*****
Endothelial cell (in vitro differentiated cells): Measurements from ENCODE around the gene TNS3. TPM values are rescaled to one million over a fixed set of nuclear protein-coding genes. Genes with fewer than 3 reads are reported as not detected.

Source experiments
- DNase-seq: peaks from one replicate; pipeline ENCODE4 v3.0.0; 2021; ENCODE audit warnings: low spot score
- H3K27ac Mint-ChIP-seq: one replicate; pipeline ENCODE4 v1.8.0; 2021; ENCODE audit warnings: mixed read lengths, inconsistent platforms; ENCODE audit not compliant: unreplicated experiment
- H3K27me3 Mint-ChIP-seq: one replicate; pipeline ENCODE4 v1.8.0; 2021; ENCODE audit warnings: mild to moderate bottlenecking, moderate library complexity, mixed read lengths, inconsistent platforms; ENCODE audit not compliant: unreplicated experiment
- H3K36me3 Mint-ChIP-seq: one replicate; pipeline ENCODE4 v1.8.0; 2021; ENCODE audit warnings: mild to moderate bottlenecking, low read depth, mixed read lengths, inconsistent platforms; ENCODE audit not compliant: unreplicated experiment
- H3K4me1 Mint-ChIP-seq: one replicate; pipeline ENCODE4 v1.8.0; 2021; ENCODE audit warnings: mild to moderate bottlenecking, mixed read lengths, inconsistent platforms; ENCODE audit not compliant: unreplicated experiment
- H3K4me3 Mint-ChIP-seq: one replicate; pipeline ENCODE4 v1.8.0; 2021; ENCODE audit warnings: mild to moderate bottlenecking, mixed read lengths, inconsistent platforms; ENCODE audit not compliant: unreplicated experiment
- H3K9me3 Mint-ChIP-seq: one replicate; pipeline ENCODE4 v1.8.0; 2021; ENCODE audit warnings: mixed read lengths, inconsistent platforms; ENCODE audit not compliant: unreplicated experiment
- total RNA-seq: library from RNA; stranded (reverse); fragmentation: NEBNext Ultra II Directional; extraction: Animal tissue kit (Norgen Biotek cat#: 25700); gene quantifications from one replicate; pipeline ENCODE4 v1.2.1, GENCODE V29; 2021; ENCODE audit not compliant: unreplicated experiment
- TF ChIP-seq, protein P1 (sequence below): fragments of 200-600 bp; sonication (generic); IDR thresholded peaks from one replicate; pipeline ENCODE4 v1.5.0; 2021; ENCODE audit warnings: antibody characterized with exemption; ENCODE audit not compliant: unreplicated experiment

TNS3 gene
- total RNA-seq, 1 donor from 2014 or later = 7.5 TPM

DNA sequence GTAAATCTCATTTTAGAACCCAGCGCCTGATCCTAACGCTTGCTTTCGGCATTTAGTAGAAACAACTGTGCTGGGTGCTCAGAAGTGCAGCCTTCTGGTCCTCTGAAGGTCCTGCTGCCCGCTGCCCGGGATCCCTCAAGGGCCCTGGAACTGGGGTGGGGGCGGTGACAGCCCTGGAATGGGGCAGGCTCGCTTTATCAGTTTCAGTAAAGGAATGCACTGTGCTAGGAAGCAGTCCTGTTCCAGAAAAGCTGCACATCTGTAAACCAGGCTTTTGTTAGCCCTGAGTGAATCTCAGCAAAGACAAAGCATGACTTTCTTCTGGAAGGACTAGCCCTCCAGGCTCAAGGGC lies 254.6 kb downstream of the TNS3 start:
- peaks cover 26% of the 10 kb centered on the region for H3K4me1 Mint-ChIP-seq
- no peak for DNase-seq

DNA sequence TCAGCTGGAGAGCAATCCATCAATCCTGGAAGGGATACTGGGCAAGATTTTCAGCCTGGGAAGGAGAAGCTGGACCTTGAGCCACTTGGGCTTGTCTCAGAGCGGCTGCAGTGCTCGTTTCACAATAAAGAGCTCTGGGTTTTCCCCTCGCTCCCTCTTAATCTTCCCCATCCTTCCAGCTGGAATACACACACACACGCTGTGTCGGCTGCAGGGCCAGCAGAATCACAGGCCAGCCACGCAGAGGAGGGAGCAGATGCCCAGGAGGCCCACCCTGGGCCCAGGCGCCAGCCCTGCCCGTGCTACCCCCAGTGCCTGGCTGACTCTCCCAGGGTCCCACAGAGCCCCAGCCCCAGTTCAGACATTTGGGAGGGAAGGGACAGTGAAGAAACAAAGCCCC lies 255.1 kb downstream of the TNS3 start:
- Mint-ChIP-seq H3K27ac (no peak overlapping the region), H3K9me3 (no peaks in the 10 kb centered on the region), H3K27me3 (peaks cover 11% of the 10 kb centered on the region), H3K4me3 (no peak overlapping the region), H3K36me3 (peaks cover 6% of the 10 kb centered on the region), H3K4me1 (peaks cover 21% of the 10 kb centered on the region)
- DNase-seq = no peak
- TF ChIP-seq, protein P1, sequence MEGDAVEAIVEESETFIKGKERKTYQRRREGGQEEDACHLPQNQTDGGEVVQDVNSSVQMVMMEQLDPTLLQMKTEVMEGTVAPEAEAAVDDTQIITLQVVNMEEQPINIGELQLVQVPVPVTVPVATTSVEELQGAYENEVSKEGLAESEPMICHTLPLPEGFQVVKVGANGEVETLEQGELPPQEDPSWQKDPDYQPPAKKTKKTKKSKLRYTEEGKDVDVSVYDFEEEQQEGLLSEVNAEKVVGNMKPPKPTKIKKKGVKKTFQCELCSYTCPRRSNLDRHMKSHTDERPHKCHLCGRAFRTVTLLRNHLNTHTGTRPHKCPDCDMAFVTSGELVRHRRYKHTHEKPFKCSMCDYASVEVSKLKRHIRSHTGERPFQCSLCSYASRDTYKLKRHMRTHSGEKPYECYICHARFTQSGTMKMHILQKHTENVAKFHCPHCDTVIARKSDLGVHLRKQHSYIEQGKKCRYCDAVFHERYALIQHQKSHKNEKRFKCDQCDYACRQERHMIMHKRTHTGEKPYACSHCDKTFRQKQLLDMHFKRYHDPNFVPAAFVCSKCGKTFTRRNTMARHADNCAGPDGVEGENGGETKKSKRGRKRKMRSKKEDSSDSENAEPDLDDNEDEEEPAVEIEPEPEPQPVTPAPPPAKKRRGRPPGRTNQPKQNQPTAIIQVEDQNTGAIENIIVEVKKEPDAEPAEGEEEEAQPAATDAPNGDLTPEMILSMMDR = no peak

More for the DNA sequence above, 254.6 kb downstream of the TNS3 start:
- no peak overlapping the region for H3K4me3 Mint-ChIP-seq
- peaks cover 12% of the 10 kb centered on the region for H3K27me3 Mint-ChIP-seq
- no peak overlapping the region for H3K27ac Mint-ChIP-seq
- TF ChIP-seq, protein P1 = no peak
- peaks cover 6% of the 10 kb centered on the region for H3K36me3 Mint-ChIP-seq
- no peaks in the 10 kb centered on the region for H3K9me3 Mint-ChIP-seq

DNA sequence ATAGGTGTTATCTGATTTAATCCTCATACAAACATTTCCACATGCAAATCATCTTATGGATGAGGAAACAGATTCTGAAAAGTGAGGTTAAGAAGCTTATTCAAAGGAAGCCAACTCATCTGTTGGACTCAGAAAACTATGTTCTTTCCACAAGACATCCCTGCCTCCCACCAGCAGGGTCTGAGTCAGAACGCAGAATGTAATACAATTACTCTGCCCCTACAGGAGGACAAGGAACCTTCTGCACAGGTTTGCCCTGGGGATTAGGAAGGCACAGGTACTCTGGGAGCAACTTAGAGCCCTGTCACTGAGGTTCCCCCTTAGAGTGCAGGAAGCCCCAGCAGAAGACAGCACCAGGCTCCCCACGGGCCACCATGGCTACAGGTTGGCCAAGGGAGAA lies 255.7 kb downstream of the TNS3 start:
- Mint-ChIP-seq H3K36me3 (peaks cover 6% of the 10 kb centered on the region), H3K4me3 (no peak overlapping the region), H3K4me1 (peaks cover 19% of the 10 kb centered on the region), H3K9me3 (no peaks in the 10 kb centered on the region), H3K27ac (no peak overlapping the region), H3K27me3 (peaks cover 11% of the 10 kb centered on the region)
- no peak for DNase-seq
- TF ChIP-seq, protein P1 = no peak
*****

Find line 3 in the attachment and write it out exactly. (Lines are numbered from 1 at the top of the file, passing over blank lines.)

- DNase-seq: peaks from one replicate; pipeline ENCODE4 v3.0.0; 2021; ENCODE audit warnings: low spot score